2016 started with the worst first week for the market ever. Things continued to get worse and culminated (so far!) on February 11 with S&P 500 11.4% below where it started the year. Everybody was freaking out and calling the end of the world (China! Oil! China! Ouchie!). Things have improved quite a bit since then, but investors are still very skittish. I wanted to see if history can tell us where we go from here.
Let’s take a look at the busy chart below. These are intra-year returns from 12/31 close of the prior year (other analyses may focus on the range from high to low within a year). Red bars are returns from the start to the lowest point of the year, green bars are to the highest, blue dots are the closing returns for that year. Then we have the dotted lines which represent the average for the metric with corresponding color (green for average high, blue for average close and red for average low).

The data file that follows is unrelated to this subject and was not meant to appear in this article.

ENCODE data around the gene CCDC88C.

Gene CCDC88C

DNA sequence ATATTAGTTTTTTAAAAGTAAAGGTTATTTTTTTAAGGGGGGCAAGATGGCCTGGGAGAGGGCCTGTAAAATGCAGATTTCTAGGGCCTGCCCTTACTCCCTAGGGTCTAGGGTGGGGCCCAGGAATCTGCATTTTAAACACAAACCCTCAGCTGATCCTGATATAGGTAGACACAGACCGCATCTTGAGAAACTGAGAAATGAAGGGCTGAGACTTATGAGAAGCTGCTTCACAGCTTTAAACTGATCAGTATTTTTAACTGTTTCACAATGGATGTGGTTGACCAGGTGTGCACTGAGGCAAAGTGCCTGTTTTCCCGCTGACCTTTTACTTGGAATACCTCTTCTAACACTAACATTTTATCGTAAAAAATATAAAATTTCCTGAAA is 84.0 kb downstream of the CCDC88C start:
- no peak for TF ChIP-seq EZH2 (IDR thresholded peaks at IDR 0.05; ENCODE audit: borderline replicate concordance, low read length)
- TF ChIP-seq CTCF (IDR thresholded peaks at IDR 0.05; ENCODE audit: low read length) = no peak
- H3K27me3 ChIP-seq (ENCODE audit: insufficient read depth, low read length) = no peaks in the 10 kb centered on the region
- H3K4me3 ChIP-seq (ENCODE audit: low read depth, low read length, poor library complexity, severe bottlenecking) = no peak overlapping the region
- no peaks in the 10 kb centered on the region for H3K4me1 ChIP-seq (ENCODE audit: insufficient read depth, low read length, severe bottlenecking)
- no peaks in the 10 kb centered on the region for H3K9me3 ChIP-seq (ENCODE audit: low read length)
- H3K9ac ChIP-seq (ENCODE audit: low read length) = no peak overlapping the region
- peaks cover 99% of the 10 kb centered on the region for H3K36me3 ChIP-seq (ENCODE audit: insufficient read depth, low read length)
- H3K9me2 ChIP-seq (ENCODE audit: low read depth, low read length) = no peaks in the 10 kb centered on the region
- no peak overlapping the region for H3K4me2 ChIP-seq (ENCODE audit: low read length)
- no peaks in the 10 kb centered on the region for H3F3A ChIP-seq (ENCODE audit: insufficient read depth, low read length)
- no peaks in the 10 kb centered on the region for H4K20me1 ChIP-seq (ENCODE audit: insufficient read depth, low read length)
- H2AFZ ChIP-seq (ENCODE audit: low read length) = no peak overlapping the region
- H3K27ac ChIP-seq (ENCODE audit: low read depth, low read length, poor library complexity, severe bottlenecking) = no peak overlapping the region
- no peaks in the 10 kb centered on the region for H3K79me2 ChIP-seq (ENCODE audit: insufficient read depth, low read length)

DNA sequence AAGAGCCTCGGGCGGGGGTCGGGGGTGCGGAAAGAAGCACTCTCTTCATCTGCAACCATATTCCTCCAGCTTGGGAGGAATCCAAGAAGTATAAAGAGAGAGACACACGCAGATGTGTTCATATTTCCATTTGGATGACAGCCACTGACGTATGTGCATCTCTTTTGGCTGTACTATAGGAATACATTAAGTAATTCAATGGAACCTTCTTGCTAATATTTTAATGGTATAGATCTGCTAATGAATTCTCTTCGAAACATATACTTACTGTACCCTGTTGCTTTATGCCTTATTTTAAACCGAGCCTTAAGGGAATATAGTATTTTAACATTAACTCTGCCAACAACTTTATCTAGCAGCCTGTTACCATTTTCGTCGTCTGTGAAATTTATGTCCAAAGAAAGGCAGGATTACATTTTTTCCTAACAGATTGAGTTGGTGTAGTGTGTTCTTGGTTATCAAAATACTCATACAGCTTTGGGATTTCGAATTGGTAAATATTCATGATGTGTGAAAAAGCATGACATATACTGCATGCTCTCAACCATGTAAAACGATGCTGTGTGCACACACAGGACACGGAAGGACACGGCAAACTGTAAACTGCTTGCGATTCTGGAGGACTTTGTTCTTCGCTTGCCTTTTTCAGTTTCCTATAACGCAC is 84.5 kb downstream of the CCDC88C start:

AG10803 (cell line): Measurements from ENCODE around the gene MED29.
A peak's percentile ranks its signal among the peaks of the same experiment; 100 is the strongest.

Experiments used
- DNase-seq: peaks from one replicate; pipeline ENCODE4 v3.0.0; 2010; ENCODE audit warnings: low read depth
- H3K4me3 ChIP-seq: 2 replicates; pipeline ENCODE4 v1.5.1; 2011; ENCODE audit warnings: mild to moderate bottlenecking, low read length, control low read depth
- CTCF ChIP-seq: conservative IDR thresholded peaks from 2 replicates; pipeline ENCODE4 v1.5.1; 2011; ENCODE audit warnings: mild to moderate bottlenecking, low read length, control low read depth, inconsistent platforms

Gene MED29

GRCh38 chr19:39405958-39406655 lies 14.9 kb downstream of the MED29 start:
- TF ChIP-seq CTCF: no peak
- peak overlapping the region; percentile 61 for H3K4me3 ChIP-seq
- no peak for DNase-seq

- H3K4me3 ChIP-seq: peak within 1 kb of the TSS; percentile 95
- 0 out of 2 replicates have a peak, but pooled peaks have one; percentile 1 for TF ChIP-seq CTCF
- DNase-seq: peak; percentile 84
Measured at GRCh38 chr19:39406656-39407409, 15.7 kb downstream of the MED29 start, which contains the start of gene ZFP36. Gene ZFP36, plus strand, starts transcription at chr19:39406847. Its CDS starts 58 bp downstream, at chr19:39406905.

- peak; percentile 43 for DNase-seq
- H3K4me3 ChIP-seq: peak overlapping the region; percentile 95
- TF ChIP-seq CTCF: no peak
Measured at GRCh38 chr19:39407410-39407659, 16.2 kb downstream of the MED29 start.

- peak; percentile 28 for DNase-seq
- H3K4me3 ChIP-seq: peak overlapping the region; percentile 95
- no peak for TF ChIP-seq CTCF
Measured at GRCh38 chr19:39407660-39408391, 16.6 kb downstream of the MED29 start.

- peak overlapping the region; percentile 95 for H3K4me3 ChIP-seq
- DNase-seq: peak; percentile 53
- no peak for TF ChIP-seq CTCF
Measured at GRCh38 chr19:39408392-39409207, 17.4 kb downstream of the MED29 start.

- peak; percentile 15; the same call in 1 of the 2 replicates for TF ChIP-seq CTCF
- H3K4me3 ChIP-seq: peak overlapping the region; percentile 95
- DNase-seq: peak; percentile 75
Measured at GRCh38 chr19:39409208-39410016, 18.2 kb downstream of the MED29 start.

Exhibit 1 – S&P 500 YTD Returns At Highs, Lows & Year-end – 1951 to 2016 (March 8)
Some interesting observations from the analysis of these data:
- The average YTD low was 9.4%.
- This year’s 11.4% decline from 12/31/15 was in the 30th percentile, meaning that there were 20 years with deeper lows.
- Of those worse years average full year return was -7.8%, quite a bit worse than +8.5% for all years. There were only a few years in which there was still a positive full-year return after a YTD decline of over -11.4%, such as 2009 – coming off a real bad year and continuing to sell off before a big bounce.
- Average YTD high was 15.2% and average finish was 8.5%.
- Interestingly the high for 2016 is actually negative -0.3%, so we sold off on day one and never got in the green (although there is a lot of the year left).
- As you can see from the colored dotted lines, the index tends to close towards the higher end of its annual range (73rd percentile).
- The low (so far) occurred pretty early this year (42 days), on average it happens after 118 days (April 22). Average high occurred on August 24 (237 days). I was going to put in a chart on the high/low day counts but it’s very noisy and doesn’t seem to add any predictive significance.
Lots of data there, but not sure if it really tells us much of anything. The 2016 pullback magnitude is towards the higher end and it may augur a less than stellar year. However, the data is far from conclusive and personally I would put it in the “mildly interesting but not terribly useful” file.